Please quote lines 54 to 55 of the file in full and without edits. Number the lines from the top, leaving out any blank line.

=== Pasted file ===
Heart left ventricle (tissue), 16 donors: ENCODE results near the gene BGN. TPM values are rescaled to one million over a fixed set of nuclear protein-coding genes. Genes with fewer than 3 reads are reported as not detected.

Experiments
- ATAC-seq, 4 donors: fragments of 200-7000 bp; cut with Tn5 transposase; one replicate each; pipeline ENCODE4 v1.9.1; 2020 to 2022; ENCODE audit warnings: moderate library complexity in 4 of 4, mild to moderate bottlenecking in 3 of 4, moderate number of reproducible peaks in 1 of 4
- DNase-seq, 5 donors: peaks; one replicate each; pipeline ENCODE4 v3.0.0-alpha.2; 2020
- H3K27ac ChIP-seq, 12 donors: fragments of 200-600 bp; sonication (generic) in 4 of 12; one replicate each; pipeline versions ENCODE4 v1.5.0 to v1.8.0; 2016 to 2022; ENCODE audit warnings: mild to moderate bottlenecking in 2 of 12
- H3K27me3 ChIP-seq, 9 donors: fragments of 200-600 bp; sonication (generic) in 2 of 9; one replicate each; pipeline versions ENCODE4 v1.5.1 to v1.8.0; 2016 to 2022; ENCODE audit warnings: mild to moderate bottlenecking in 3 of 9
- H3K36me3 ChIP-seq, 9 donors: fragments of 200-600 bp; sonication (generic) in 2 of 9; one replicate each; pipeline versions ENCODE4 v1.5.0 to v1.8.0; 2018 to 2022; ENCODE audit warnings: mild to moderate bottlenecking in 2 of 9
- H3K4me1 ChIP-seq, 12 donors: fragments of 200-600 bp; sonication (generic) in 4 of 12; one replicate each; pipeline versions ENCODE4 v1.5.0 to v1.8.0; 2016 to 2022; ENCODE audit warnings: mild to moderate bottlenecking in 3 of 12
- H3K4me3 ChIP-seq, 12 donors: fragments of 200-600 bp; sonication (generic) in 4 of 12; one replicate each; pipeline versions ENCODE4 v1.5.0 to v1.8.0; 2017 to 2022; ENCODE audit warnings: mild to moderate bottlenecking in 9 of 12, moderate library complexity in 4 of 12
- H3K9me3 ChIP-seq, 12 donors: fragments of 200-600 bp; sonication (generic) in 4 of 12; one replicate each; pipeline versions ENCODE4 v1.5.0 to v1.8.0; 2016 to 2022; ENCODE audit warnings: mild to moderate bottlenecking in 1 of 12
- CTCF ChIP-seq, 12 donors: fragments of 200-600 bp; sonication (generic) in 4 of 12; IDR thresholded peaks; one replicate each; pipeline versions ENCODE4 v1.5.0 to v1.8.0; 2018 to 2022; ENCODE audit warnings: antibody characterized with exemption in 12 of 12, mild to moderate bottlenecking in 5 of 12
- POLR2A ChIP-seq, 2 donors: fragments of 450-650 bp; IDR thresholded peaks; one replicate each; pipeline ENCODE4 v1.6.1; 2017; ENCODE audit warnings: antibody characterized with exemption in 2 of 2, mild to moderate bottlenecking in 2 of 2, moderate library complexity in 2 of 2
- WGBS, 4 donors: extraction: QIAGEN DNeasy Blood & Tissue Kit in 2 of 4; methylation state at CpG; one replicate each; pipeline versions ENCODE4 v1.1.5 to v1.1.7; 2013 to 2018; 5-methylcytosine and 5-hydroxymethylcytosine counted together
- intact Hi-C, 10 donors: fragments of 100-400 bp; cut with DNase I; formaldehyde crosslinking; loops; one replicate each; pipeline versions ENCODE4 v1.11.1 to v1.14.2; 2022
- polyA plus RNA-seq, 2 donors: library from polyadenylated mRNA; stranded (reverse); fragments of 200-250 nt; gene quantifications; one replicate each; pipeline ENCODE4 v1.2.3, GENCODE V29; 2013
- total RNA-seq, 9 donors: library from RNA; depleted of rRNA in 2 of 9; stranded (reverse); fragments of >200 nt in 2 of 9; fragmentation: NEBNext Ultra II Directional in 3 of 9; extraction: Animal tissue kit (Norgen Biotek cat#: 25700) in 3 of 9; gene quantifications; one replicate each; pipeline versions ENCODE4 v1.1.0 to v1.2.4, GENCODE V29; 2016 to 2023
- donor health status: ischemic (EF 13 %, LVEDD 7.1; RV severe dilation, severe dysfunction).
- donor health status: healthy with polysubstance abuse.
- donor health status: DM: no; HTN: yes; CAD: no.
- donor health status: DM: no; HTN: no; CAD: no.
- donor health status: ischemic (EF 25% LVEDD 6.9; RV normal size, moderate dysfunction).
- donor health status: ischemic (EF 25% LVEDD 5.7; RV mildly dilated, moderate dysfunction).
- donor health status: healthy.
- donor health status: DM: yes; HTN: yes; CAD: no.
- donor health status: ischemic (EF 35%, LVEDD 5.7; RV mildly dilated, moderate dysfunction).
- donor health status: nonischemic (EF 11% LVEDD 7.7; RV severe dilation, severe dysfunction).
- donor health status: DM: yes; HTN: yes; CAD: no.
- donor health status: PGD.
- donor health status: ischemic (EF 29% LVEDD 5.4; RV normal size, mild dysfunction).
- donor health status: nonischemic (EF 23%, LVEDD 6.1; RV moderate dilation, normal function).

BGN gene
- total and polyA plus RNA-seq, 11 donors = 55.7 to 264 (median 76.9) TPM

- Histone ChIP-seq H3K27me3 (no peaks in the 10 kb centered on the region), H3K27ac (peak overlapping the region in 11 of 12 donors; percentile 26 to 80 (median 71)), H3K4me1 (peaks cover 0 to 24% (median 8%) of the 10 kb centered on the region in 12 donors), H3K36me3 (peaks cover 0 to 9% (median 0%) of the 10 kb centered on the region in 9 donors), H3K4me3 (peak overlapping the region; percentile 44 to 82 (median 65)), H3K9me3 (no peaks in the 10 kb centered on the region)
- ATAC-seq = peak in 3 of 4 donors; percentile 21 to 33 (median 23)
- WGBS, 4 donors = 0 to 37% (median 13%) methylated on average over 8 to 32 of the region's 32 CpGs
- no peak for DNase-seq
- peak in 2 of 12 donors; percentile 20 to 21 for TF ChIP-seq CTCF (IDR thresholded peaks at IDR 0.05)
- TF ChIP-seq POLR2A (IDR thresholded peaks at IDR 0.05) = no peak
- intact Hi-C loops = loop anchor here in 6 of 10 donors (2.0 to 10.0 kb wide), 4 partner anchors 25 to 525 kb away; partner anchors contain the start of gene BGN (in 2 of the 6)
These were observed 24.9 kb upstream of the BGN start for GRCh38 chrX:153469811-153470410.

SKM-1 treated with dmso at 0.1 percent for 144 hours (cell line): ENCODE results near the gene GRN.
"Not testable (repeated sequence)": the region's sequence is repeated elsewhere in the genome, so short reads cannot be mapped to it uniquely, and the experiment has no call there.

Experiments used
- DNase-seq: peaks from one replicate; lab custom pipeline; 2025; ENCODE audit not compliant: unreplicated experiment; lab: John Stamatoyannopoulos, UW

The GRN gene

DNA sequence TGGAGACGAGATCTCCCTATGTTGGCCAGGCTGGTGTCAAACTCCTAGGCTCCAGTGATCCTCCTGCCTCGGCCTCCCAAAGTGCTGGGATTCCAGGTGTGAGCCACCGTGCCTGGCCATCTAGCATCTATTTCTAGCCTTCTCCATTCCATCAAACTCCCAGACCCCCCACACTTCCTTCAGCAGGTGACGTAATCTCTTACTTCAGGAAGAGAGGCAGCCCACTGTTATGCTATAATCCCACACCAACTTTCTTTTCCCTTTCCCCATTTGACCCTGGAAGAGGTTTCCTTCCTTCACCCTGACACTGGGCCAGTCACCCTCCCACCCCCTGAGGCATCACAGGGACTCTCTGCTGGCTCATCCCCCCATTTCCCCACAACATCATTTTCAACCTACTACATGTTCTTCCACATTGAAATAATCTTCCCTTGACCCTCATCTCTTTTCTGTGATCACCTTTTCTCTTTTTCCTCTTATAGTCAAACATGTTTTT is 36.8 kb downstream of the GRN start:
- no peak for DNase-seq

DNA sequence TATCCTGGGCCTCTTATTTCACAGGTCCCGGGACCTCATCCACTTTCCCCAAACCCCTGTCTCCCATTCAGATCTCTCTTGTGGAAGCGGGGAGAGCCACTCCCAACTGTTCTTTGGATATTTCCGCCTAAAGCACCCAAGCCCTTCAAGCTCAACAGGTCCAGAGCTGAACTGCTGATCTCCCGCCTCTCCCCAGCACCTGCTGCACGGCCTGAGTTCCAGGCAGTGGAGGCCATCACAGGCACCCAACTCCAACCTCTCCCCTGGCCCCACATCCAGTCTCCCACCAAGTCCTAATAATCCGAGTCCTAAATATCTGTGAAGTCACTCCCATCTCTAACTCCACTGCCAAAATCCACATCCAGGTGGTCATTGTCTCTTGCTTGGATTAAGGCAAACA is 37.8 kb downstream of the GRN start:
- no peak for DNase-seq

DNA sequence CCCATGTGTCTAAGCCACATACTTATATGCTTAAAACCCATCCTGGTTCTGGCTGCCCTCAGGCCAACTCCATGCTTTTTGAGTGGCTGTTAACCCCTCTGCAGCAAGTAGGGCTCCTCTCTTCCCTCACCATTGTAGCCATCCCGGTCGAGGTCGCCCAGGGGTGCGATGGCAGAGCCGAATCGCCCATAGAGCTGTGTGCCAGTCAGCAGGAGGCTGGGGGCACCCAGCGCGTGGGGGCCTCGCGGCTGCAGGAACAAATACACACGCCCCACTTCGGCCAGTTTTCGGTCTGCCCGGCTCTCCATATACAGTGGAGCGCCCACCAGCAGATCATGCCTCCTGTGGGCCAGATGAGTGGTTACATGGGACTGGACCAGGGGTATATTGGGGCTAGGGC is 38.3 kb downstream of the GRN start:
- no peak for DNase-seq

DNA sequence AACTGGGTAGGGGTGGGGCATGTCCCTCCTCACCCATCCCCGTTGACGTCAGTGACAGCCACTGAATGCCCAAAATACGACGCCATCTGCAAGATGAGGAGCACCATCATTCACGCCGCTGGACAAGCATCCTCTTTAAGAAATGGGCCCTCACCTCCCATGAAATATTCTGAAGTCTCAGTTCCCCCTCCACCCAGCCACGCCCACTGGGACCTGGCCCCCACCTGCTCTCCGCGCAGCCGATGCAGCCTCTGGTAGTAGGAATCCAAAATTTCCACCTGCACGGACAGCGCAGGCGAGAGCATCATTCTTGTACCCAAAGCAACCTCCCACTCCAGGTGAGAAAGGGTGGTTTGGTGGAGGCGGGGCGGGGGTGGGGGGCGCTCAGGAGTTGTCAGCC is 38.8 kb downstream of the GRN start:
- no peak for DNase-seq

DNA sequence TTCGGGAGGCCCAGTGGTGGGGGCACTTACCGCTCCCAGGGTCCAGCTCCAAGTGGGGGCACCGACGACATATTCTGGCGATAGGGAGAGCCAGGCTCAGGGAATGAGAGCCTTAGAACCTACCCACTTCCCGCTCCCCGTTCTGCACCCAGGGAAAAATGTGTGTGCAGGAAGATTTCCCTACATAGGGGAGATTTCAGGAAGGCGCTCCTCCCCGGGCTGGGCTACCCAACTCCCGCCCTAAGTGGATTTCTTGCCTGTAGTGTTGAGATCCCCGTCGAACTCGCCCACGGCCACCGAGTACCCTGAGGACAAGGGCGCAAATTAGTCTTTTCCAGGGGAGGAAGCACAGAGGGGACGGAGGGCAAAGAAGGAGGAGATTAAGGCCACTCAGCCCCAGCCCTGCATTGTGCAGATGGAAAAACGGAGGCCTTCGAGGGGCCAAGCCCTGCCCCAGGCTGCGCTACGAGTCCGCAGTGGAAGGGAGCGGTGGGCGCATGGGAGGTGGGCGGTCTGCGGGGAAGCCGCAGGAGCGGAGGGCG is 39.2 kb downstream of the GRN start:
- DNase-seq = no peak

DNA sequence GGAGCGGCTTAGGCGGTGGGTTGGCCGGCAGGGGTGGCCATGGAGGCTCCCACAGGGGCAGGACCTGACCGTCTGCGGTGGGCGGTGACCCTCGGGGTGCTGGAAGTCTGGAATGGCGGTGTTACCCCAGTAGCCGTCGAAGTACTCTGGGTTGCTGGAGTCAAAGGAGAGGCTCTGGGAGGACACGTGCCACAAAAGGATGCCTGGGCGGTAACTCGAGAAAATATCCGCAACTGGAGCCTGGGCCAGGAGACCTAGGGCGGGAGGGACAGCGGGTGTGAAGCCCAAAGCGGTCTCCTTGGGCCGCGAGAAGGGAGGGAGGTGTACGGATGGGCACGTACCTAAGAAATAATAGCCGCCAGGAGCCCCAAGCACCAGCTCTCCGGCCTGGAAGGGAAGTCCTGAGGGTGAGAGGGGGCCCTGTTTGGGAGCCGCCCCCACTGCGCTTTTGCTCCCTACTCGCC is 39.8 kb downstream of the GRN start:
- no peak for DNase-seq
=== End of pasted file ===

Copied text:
DNA sequence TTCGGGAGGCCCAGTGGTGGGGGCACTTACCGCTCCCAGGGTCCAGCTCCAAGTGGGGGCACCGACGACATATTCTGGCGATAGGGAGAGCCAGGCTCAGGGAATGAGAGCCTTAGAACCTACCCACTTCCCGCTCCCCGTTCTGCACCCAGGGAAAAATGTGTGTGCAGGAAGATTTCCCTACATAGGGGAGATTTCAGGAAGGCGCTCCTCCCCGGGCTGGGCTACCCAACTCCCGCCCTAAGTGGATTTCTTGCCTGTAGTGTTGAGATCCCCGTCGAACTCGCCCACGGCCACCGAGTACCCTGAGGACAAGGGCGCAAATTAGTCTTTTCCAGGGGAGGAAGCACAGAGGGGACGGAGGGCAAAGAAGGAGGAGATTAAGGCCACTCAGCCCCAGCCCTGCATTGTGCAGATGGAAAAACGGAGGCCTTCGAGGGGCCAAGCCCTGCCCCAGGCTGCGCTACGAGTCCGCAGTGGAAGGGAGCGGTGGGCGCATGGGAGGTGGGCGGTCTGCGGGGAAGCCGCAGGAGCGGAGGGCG is 39.2 kb downstream of the GRN start:
- DNase-seq = no peak